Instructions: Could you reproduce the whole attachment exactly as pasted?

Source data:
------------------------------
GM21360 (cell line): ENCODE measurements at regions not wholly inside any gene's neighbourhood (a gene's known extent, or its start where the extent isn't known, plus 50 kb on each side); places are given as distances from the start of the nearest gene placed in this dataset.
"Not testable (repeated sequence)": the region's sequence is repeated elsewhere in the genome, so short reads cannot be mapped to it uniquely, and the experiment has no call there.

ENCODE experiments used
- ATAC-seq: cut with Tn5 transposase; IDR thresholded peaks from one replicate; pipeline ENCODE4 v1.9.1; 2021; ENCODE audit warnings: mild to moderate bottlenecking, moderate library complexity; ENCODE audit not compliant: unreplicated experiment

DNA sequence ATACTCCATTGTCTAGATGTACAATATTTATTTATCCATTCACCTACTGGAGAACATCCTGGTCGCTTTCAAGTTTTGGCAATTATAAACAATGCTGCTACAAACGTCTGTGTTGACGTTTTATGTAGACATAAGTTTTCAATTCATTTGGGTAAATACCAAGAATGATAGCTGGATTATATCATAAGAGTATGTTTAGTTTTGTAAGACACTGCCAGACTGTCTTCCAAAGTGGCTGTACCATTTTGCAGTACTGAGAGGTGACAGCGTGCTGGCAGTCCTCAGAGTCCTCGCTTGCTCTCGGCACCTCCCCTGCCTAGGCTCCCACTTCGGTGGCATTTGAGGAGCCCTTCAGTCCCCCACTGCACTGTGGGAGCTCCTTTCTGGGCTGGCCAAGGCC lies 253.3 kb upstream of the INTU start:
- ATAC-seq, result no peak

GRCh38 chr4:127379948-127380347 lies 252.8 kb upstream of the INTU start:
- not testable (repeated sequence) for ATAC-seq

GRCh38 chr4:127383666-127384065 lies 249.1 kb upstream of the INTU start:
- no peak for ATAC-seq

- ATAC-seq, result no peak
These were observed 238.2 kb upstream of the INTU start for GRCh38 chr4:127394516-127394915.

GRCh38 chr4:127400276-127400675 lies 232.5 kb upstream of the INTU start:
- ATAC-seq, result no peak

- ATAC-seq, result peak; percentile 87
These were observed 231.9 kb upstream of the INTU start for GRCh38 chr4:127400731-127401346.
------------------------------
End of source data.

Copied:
GM21360 (cell line): ENCODE measurements at regions not wholly inside any gene's neighbourhood (a gene's known extent, or its start where the extent isn't known, plus 50 kb on each side); places are given as distances from the start of the nearest gene placed in this dataset.
"Not testable (repeated sequence)": the region's sequence is repeated elsewhere in the genome, so short reads cannot be mapped to it uniquely, and the experiment has no call there.

ENCODE experiments used
- ATAC-seq: cut with Tn5 transposase; IDR thresholded peaks from one replicate; pipeline ENCODE4 v1.9.1; 2021; ENCODE audit warnings: mild to moderate bottlenecking, moderate library complexity; ENCODE audit not compliant: unreplicated experiment

DNA sequence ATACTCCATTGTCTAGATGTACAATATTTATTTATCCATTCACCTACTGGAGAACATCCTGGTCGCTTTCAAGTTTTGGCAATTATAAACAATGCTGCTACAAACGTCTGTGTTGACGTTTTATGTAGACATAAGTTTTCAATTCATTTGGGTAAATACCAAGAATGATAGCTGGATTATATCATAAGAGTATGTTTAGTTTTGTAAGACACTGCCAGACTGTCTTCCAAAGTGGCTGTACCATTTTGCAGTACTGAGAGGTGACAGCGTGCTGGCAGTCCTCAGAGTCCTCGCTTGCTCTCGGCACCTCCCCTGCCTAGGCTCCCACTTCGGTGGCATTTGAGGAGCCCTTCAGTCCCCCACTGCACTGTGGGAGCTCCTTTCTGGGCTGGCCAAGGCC lies 253.3 kb upstream of the INTU start:
- ATAC-seq, result no peak

GRCh38 chr4:127379948-127380347 lies 252.8 kb upstream of the INTU start:
- not testable (repeated sequence) for ATAC-seq

GRCh38 chr4:127383666-127384065 lies 249.1 kb upstream of the INTU start:
- no peak for ATAC-seq

- ATAC-seq, result no peak
These were observed 238.2 kb upstream of the INTU start for GRCh38 chr4:127394516-127394915.

GRCh38 chr4:127400276-127400675 lies 232.5 kb upstream of the INTU start:
- ATAC-seq, result no peak

- ATAC-seq, result peak; percentile 87
These were observed 231.9 kb upstream of the INTU start for GRCh38 chr4:127400731-127401346.